"We're going to be the ones that ensure that your games run as fast as they can in terms of all those five different features, the best that they possibly can," Andrew Goossen explains. "There will be some cases where we have to dial down some of those attributes... in some games we potentially have to dial down the number of CUs, for example, to maintain compatibility with that title. But again these are all things that Microsoft does, we've always done, that's true of all 360 titles on Xbox One. We just make sure it runs the best it possibly can on Scorpio and we're very excited that Scorpio really will be the best place to run all your Xbox content."

What's clear from our Scorpio back-compat briefing is that Microsoft is taking this aspect of the system very seriously - and rightly so. The notion of PC-like portability for your entire games library is a highly compelling prospect - something we also hope Sony takes on board as it inevitably moves onto PlayStation 5 development. It's perhaps another sign of further convergence between console and PC, in that you get an out-of-the-box improvement when upgrading to a new piece of kit - though frame-rate and resolution caps limit the scalability in comparison.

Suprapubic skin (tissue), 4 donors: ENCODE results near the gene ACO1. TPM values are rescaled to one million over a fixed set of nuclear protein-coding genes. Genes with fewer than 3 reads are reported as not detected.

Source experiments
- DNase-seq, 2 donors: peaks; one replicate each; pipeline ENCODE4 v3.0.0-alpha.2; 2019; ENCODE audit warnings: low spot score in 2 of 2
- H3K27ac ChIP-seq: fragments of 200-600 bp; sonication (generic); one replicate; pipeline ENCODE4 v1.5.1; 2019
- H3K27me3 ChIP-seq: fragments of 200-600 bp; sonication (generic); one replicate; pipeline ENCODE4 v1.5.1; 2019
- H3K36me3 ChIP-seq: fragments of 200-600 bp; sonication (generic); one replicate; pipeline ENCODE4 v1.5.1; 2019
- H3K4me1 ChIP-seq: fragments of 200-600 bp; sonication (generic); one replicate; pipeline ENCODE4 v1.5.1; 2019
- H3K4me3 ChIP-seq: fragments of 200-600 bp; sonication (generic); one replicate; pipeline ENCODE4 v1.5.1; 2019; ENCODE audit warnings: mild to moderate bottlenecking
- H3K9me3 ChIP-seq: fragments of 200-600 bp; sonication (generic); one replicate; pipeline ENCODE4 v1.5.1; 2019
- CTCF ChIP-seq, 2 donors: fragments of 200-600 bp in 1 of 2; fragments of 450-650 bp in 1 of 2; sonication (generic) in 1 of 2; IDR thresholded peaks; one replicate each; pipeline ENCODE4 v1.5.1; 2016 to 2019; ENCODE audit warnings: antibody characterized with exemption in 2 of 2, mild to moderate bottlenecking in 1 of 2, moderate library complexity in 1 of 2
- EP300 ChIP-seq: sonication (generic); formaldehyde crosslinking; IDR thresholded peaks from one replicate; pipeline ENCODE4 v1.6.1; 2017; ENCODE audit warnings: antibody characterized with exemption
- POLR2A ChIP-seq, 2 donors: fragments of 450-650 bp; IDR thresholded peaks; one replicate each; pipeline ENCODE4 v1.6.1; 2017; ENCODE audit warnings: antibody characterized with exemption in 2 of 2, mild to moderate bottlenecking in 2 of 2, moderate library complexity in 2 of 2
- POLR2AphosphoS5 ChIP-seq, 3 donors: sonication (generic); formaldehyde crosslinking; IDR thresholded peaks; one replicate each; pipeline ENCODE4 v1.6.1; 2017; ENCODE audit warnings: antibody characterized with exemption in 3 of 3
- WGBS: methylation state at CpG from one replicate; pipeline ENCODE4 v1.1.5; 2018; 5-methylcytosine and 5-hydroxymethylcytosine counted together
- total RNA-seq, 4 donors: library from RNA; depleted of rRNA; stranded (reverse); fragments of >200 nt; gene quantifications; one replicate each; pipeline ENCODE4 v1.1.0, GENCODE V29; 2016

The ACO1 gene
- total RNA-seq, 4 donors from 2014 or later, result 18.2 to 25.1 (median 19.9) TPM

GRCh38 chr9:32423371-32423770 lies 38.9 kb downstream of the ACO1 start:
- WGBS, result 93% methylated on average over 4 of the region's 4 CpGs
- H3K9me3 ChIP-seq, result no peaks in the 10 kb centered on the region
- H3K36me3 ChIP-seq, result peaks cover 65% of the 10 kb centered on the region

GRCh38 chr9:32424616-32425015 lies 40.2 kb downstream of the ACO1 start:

Several times during our day at the Microsoft campus, the same point came up. The team is aiming to deliver, as Mike Ybarra phrases it, "the world's most powerful console, delivering the best versions of the games". It's a statement presumably intended to cover the latest and the greatest multi-platform titles, but if that sentiment applies to the existing Xbox game library too, all the way back to Xbox 360, then that's absolutely fine with us.

We learned about Project Scorpio's backwards compatibility features at an exclusive briefing at Xbox HQ. Microsoft paid for travel and accommodation.

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About the Author
Richard Leadbetter avatar

Richard Leadbetter

Technology Editor, Digital Foundry

Rich has been a games journalist since the days of 16-bit and specialises in technical analysis. He's commonly known around Eurogamer as the Blacksmith of the Future.